The war finally came to London on September 7, 1940—a sunny Saturday afternoon—when the Germans began their aerial assault, setting the city afire. Throughout the autumn and winter of 1940–41, the bombing continued for 76 nights, with only one day’s interruption. During the entire air campaign, some 30,000 civilians died in London, with many millions forced to seek shelter in the city’s rest centers and in the depths of its tube stations. Tens of thousands of high-explosive and incendiary bombs were dropped, destroying landmarks, leaving craters in the streets, turning houses into burned-out shells, with glass and debris everywhere. Given the damage to railway lines and stations and the state of the impassable roads, transportation was greatly damaged. So too were communications and utilities. And yet, despite it all, the recitals continued—for the next six years, with not one week skipped, though many concerts were necessarily delayed. In all, some 750,000 people attended, forming long lines outside the Gallery each day, many, I imagine, looking up cautiously at the sky, wondering when the sirens would sound.
Indeed, the Gallery was hit by nine bombs in all—once during a performance of Beethoven given by the Stratton Quartet; nobody was hurt, and the musicians continued. Concerts were now moved to the wet and frigid basement, since assembling beneath a glass dome was no longer an option, and an ominous sign warned:
IN CASE OF AIR RAID WARNING THE AUDIENCE WILL PROCEED DOWNSTAIRS WHERE ADEQUATE PROTECTION IS AVAILABLE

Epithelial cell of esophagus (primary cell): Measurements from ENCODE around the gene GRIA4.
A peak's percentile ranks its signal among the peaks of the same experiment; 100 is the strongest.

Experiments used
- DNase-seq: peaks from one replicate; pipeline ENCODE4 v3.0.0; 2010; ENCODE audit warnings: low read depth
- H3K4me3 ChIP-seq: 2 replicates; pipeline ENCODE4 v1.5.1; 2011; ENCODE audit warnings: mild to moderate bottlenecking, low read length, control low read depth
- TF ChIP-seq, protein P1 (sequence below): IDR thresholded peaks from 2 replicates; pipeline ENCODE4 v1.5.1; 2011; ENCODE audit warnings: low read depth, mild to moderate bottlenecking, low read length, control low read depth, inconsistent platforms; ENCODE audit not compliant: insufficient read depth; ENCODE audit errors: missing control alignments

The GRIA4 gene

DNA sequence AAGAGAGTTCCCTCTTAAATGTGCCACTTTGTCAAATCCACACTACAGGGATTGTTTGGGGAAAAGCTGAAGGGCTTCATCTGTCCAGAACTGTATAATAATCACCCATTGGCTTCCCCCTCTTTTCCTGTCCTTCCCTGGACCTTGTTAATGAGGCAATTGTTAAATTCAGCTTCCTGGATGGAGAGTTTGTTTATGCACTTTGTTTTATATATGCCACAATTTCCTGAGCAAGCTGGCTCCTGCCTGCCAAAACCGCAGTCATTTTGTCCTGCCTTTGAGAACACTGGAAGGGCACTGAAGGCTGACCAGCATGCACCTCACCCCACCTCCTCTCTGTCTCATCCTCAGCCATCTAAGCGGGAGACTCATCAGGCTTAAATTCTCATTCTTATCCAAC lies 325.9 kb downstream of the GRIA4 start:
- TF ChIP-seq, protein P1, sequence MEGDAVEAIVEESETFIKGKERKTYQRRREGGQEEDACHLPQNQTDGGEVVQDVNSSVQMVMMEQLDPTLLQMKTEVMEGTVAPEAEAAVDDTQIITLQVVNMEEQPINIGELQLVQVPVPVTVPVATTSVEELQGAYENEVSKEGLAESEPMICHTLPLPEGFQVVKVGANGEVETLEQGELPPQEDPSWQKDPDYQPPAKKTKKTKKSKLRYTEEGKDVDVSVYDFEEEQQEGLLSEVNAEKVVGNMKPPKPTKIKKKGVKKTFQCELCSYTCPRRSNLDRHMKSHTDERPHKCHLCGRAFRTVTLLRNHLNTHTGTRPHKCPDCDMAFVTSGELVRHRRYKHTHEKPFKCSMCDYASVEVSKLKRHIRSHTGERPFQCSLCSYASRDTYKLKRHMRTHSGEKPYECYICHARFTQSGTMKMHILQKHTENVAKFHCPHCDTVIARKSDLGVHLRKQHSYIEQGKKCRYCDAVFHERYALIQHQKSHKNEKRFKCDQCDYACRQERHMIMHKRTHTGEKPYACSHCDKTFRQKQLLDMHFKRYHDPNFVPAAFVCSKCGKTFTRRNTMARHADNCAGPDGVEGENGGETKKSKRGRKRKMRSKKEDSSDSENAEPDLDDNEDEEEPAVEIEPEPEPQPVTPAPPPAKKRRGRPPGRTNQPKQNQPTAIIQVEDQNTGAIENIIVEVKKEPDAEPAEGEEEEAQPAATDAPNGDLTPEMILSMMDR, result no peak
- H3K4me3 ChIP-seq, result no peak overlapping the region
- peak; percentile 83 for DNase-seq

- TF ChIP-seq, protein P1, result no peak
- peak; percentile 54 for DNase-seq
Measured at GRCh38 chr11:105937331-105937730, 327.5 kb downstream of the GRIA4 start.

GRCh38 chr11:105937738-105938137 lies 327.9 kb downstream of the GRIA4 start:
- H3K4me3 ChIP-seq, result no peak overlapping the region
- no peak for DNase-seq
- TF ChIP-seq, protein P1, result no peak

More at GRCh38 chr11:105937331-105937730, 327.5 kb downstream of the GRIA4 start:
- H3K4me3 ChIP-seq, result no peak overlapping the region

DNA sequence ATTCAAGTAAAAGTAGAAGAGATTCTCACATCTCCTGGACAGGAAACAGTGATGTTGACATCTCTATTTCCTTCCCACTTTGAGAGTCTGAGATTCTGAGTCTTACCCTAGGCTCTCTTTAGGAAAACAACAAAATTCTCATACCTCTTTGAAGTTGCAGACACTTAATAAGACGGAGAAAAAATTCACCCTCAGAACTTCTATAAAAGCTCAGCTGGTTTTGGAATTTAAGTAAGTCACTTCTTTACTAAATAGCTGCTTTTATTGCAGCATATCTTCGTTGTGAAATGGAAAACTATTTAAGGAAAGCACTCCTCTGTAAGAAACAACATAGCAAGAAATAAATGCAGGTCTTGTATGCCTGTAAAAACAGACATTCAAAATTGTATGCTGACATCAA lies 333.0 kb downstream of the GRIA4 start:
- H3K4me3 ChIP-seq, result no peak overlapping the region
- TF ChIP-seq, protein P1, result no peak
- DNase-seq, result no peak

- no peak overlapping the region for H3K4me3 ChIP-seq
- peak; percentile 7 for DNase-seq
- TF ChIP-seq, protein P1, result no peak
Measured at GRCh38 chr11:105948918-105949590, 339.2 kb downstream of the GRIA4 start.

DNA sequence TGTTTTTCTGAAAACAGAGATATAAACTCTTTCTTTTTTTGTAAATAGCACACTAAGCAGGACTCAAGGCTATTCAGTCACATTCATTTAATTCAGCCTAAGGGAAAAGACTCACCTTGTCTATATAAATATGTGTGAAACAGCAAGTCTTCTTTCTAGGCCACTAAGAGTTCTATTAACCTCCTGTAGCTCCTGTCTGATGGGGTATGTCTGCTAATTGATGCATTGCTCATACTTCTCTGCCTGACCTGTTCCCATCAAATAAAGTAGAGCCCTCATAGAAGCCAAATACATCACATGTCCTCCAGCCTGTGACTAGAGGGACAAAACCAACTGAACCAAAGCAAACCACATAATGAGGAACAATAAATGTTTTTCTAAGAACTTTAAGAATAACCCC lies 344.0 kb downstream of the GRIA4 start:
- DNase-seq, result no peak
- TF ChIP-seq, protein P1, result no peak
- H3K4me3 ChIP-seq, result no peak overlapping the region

With maintenance costs straining the budget, money came in from the likes of Sergei Rachmaninoff and Arturo Toscanini, allowing the concerts to continue, though for Hess, stopping them was never an option. “We are facing the annihilation of everything we hold important,” she said. “And this wonderful opportunity to give spiritual solace to those who are giving all to combat the evil seems, in some mysterious way, to have been given into my hands.” Ironically, though some British music was played, much of the repertoire was Germanic—Mozart, Beethoven, Schubert, Brahms. Not for Hess the cheap patriotic trick, or the conflation of politics and art. She may have been born a Jew, but she was insistent that great music was great music, irrespective of nationality or ethnicity.
Narrative accounts of the Blitz are filled with stories of bravery and endurance, sometimes to the point of hyperbole. Yet as the historian Francis Sheppard has noted, “despite the sometimes unpalatable myths and legends in which the Blitz has become enshrouded, metropolitan defiance and tenacity were fundamental to the ultimate outcome of the war.” For Hess, music was the greatest act of defiance. I often have to remind myself, when the world seems on the brink of yet another horror, that music is not a luxury, an afterthought to a busy day, a thing to indulge in while donning fancy dress, but rather something constant, necessary, essential, and alive.
Watch Myra Hess perform the first movement of Beethoven’s Appassionata Sonata during a wartime concert at the National Gallery: